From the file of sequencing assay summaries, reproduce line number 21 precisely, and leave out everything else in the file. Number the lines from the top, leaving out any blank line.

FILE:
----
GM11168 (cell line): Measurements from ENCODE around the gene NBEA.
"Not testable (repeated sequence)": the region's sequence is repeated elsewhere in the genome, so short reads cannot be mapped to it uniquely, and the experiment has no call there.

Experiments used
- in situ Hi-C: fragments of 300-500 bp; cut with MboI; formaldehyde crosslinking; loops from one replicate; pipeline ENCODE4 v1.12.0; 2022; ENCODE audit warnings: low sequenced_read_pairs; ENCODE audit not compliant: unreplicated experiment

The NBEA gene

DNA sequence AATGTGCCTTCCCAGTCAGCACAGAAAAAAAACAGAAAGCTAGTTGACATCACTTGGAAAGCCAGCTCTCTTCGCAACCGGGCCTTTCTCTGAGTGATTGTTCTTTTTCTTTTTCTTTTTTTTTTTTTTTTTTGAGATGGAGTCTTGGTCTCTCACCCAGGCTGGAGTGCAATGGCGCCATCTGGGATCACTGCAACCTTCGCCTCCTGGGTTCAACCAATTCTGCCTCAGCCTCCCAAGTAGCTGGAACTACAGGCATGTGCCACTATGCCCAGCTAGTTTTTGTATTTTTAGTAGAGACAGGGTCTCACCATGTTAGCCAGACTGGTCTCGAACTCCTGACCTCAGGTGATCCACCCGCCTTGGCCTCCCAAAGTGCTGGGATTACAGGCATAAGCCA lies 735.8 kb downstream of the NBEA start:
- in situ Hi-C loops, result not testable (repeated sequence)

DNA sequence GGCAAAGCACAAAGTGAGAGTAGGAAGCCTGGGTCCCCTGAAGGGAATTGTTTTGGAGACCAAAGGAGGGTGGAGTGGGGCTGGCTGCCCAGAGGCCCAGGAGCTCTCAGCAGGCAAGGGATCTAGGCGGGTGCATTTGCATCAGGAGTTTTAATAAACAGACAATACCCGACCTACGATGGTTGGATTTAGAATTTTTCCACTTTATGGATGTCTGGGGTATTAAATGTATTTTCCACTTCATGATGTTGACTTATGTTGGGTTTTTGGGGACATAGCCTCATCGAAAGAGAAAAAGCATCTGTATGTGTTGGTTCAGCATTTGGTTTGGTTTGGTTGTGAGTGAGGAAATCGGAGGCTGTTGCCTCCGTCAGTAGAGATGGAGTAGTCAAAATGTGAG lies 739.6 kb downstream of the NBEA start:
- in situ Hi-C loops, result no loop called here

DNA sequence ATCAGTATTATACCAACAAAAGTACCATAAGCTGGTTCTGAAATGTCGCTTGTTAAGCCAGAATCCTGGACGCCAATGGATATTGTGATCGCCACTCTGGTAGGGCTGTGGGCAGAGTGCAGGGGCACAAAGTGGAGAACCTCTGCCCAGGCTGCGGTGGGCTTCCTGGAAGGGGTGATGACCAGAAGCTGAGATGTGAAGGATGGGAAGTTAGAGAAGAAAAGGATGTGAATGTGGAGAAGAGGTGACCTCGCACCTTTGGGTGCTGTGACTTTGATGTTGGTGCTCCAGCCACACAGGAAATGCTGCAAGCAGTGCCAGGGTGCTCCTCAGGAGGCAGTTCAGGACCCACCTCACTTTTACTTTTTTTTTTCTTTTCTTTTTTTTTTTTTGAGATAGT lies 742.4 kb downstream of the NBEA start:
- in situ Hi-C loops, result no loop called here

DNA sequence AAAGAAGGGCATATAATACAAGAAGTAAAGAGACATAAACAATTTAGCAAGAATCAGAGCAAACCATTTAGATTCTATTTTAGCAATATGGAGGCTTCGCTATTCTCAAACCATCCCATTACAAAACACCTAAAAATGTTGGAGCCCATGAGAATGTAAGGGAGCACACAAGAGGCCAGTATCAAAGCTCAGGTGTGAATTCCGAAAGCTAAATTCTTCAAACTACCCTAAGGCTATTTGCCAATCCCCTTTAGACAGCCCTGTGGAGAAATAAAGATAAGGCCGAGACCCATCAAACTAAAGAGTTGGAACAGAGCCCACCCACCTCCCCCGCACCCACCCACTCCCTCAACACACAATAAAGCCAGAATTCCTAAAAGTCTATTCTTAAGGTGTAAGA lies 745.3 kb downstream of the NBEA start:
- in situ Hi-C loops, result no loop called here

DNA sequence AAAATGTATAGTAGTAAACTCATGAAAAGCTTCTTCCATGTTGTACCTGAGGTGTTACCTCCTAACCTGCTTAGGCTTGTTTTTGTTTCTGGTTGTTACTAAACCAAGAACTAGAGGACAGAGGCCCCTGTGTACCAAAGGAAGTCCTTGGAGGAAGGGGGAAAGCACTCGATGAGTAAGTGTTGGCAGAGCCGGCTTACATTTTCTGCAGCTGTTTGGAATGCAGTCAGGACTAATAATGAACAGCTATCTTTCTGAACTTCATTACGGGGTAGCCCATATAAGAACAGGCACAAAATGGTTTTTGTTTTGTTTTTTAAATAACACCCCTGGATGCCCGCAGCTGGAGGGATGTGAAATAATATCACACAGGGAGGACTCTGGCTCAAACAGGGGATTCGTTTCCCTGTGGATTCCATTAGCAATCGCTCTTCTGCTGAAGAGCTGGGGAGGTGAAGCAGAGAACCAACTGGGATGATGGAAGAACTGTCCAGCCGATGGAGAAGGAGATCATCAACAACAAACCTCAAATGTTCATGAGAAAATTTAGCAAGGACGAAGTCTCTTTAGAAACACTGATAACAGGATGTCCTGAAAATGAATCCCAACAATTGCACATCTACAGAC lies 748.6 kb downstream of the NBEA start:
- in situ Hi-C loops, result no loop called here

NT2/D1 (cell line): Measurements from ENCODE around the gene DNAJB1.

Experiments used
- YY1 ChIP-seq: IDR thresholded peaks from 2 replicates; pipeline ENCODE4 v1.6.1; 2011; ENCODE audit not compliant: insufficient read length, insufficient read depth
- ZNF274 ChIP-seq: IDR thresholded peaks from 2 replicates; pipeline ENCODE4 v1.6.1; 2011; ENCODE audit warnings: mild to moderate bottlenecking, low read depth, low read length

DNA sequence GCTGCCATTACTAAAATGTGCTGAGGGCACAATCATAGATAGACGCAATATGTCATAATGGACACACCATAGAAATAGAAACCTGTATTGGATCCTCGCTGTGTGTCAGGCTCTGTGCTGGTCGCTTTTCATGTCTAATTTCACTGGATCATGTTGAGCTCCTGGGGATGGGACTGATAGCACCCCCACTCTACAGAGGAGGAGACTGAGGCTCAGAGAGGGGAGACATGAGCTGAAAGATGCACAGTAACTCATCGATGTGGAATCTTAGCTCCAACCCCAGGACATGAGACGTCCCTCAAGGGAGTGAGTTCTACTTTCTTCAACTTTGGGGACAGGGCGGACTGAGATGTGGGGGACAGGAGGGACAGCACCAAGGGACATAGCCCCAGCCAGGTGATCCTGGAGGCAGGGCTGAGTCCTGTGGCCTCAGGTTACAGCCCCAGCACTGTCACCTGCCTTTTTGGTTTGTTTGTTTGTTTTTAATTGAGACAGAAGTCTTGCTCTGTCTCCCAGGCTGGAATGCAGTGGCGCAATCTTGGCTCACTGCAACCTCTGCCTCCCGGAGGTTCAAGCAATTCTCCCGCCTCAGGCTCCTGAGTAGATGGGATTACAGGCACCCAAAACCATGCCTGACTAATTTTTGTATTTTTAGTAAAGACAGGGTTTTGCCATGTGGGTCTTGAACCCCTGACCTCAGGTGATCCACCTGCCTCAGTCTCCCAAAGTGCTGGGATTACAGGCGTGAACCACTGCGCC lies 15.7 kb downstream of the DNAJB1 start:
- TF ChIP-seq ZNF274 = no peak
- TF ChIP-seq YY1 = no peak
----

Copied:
- TF ChIP-seq ZNF274 = no peak